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Week of 5/01/23

Morning Minute 5/02/23:

“Who is Teaching Your Children?”

During a panel discussion, this question was asked: “Who has the greatest influence in shaping public opinion: the educational system, the entertainment industry, or the church?”

The panelists agreed that influence begins early in life. By the time children reach school age, they have already been subjected to relentless messaging designed to steer them in a predetermined direction.

Some indicated that the educational system was most influential. From story hour, to beginner’s books, to classroom videos, children are taught to believe certain things. As they get older, this “learned” information is reinforced by books, classroom discussion, and more videos. The consensus was that most parents were unaware what their children were being taught.  

Many indicated the entertainment industry was more influential. They cited how songs, movies, television, and social media shaped public opinion at an early age. These messages are everywhere there is a phone or computer screen. Because there is so much information on so many platforms, parents cannot control the messaging their children receive.

All indicated that the church seemed to be the least influential due to the small amount of time spent at services, in Sunday school, or studying the scripture to learn discipline and morality.

The discussion then turned to the role of parent’s influence on their children. Training of these youngsters begins at birth. They read to them, sharing stories with them. They demonstrate how to be truthful, responsible people. Utilizing both love and discipline, they instill in them respect for others and for themselves. Mothers and fathers set the example of how responsible, moral men and women behave as adults. With both time and access, parents should have the greatest influence on their children.

Why aren’t parents having a more positive influence in shaping the opinions of children? Is the trend toward single parent households robbing the children of quality time with their parents? Have many parents decided rather than teaching their children, they hand them off to government schools to be educated? Why is it becoming less acceptable for parents to enlist the aid of clergy and churches to assist in teaching morality and responsibility?  

By starting early in their children’s lives, parents have the best opportunity to show how that character, honesty, and morality will guide their children to become responsible, disciplined adults. In so doing, they WILL have the greatest influence on the opinions and actions of our future citizens.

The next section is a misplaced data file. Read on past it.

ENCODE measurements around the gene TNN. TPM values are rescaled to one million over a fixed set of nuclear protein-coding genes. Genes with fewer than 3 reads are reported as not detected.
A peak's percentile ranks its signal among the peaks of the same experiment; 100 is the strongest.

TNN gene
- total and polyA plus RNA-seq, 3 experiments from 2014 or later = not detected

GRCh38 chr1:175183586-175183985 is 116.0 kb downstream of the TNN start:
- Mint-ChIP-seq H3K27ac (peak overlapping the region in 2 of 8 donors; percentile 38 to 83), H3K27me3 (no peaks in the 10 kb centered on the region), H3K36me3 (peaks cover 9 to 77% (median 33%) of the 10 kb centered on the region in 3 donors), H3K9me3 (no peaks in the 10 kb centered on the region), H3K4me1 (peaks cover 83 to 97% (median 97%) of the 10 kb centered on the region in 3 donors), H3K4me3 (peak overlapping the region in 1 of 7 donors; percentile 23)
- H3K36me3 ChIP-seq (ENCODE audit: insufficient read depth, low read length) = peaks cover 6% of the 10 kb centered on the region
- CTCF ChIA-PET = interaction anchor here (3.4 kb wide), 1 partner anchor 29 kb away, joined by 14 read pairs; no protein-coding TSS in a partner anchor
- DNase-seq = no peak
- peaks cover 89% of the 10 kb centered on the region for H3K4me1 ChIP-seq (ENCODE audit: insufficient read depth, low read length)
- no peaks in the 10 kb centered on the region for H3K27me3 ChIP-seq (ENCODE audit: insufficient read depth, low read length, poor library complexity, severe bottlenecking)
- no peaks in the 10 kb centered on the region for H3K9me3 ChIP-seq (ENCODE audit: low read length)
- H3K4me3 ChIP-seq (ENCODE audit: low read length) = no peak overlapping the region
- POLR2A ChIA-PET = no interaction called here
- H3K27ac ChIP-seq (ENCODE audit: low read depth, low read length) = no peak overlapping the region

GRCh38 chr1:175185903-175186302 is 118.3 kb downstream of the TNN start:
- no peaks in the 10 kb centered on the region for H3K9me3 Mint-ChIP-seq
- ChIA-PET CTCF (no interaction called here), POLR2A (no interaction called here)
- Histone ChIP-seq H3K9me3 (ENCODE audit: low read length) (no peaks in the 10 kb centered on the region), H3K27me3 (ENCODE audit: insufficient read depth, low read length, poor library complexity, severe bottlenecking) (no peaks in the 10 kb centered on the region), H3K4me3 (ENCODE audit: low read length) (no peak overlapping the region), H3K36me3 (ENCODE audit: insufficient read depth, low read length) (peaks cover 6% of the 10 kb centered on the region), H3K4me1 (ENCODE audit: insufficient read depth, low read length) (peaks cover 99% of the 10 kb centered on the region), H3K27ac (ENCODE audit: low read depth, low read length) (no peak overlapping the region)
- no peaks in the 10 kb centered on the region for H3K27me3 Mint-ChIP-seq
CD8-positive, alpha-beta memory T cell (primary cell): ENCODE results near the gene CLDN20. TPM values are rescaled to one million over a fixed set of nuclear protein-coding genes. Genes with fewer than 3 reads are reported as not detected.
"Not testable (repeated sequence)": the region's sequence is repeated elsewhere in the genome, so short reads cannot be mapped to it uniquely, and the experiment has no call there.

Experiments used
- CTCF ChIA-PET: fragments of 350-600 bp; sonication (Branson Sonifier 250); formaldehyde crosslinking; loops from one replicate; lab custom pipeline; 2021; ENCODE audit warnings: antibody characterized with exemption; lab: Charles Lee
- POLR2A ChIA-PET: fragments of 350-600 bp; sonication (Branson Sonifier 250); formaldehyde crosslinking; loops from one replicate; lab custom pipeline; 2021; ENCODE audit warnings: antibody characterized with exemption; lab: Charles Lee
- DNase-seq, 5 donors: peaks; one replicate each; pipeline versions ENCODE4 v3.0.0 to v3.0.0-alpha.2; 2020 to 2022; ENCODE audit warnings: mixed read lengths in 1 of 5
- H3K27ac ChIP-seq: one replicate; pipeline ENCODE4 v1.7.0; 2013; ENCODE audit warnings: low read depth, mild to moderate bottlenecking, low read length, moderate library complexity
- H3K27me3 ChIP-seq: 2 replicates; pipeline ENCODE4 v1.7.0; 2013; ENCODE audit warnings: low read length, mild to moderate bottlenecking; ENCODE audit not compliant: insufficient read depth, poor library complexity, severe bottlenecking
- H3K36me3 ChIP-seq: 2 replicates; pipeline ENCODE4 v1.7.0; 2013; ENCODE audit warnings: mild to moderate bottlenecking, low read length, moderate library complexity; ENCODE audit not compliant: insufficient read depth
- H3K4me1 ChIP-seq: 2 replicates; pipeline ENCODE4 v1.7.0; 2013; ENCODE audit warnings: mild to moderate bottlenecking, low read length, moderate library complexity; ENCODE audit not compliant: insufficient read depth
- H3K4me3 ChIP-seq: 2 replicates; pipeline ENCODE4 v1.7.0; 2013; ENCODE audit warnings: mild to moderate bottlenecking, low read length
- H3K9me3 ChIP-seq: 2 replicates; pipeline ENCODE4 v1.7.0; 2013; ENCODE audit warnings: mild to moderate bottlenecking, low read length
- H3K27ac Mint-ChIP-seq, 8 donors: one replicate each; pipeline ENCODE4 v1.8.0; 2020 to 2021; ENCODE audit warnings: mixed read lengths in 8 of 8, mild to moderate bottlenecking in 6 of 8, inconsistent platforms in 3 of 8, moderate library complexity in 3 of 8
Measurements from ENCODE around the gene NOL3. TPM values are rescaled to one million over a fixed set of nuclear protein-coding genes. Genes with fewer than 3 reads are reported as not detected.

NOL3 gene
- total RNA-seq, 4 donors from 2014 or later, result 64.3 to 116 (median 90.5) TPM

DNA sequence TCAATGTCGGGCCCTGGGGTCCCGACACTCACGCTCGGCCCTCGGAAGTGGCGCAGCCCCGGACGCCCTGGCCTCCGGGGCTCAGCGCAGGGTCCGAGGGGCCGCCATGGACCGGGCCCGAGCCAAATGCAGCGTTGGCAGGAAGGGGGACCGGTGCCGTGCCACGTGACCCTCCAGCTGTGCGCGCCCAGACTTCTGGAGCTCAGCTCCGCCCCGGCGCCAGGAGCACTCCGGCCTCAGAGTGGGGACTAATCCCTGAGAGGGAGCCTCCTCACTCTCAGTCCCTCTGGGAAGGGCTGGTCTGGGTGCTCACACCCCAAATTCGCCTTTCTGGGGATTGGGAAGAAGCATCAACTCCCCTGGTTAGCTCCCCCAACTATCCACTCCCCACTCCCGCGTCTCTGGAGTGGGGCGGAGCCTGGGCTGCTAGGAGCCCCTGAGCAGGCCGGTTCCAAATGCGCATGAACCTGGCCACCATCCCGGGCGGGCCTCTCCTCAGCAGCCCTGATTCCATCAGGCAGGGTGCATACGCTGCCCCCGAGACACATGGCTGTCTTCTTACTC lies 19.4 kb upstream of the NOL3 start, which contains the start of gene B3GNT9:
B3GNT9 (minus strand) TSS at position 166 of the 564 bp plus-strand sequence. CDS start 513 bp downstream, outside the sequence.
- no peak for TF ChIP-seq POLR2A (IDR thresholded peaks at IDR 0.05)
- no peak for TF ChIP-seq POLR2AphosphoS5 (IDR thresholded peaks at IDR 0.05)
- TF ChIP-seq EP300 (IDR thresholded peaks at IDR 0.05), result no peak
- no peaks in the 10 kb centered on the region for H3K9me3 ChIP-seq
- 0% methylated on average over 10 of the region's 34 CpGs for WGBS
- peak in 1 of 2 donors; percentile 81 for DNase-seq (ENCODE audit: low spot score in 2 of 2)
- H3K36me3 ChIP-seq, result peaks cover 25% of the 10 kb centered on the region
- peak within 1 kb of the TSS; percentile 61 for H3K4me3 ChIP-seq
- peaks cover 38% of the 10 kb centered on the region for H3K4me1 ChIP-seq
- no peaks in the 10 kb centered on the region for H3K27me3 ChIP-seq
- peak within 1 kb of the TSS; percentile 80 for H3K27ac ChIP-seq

“Who is Teaching Your Children?”  

That is today’s Morning Minute.

Morning Minute 5/05/23

Morning Minute 5/05/23:

“Why Do You Ask?”

People ask lots of questions.

Who? What? When? Where? Why? How?

Let’s analyze why people ask questions.

The reasons for asking questions usually fall into one of three categories.

Reason #1: Asking as a request for information. A shopper at the mall asks for directions to a certain store. A student asks the teacher to explain some information. A worker asks the manager how best to perform their job. You ask Google just about anything. Each of these is simply a request for information.

Reason #2: Asking either to choose or to eliminate. This tactic is used to narrow and/or to eliminate options. A person shopping for a computer asks the salesperson if the unit will perform a certain function. The answer allows the buyer to continue looking at the item or eliminate it from consideration. That same shopper knows the answer and asks the question anyway. If the salesperson answers the question dishonestly, the buyer will move on to someone else or move on to a different product. These questions are used to choose or to eliminate.

Reason #3: Asking in order to take control. It is widely understood by professionals that the person asking questions controls the conversation.

For example: You are a witness in a courtroom. The lawyer asks you a series of questions. Who is in control? The lawyer! Another example: A teacher asks you a question. Then, uses your answer to make a point to the class. The teacher has control! Another example: A salesperson asks a client shopping for a new mattress, “Is comfort, style, or price more important to you?” The salesperson has control! And finally, a parent asks the teenager who used her car yesterday, how the scratch got on her car. Without answering, the teen then asks the parent, “How did you enjoy your dinner date last night?” When the parent answers, the teen has just taken control. This is a classic tactic: taking control, by changing the subject, by asking a question, instead of answering their question..  

Why should you learn how to determine the motive of the person asking questions? Understanding their motive is essential in choosing how you will answer.

Your answer will be dictated by whether you believe the person is simply seeking information, is trying to make or eliminate a choice, or is attempting to control the conversation.

“So, Why Do You Ask?”

That is today’s Morning Minute.